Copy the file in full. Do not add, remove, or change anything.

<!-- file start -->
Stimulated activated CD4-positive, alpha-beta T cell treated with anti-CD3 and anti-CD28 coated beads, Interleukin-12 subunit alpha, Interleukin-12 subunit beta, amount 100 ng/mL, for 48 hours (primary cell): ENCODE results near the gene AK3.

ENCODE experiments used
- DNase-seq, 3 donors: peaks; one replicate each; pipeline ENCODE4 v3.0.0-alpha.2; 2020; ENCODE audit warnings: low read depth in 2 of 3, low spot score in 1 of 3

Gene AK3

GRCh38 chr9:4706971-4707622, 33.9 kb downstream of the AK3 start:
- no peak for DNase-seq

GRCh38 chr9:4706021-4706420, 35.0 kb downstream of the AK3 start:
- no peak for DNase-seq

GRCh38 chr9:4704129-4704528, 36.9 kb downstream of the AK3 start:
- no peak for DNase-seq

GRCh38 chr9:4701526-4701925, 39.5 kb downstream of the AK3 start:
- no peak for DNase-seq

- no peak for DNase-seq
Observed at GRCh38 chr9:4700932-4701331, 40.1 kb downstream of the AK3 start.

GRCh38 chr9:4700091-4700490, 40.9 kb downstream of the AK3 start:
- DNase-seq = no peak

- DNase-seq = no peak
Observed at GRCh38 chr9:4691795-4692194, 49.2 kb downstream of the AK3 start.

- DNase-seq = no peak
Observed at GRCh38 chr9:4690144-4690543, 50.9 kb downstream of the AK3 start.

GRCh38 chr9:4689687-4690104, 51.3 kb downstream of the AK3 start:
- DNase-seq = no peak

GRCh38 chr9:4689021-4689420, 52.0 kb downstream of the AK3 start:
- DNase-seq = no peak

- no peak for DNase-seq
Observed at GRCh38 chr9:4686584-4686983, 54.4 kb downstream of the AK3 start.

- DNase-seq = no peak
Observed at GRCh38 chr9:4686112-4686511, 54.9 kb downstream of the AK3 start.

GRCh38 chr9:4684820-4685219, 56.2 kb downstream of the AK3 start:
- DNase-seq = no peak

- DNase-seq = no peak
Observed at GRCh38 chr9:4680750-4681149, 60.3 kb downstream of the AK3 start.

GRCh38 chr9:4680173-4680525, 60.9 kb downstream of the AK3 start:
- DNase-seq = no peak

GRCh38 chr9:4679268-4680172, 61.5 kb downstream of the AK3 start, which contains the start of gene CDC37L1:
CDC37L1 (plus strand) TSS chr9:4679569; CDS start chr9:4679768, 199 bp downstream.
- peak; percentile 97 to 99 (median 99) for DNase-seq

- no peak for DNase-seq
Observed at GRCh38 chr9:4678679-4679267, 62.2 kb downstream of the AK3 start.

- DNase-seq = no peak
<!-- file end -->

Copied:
Stimulated activated CD4-positive, alpha-beta T cell treated with anti-CD3 and anti-CD28 coated beads, Interleukin-12 subunit alpha, Interleukin-12 subunit beta, amount 100 ng/mL, for 48 hours (primary cell): ENCODE results near the gene AK3.

ENCODE experiments used
- DNase-seq, 3 donors: peaks; one replicate each; pipeline ENCODE4 v3.0.0-alpha.2; 2020; ENCODE audit warnings: low read depth in 2 of 3, low spot score in 1 of 3

Gene AK3

GRCh38 chr9:4706971-4707622, 33.9 kb downstream of the AK3 start:
- no peak for DNase-seq

GRCh38 chr9:4706021-4706420, 35.0 kb downstream of the AK3 start:
- no peak for DNase-seq

GRCh38 chr9:4704129-4704528, 36.9 kb downstream of the AK3 start:
- no peak for DNase-seq

GRCh38 chr9:4701526-4701925, 39.5 kb downstream of the AK3 start:
- no peak for DNase-seq

- no peak for DNase-seq
Observed at GRCh38 chr9:4700932-4701331, 40.1 kb downstream of the AK3 start.

GRCh38 chr9:4700091-4700490, 40.9 kb downstream of the AK3 start:
- DNase-seq = no peak

- DNase-seq = no peak
Observed at GRCh38 chr9:4691795-4692194, 49.2 kb downstream of the AK3 start.

- DNase-seq = no peak
Observed at GRCh38 chr9:4690144-4690543, 50.9 kb downstream of the AK3 start.

GRCh38 chr9:4689687-4690104, 51.3 kb downstream of the AK3 start:
- DNase-seq = no peak

GRCh38 chr9:4689021-4689420, 52.0 kb downstream of the AK3 start:
- DNase-seq = no peak

- no peak for DNase-seq
Observed at GRCh38 chr9:4686584-4686983, 54.4 kb downstream of the AK3 start.

- DNase-seq = no peak
Observed at GRCh38 chr9:4686112-4686511, 54.9 kb downstream of the AK3 start.

GRCh38 chr9:4684820-4685219, 56.2 kb downstream of the AK3 start:
- DNase-seq = no peak

- DNase-seq = no peak
Observed at GRCh38 chr9:4680750-4681149, 60.3 kb downstream of the AK3 start.

GRCh38 chr9:4680173-4680525, 60.9 kb downstream of the AK3 start:
- DNase-seq = no peak

GRCh38 chr9:4679268-4680172, 61.5 kb downstream of the AK3 start, which contains the start of gene CDC37L1:
CDC37L1 (plus strand) TSS chr9:4679569; CDS start chr9:4679768, 199 bp downstream.
- peak; percentile 97 to 99 (median 99) for DNase-seq

- no peak for DNase-seq
Observed at GRCh38 chr9:4678679-4679267, 62.2 kb downstream of the AK3 start.

- DNase-seq = no peak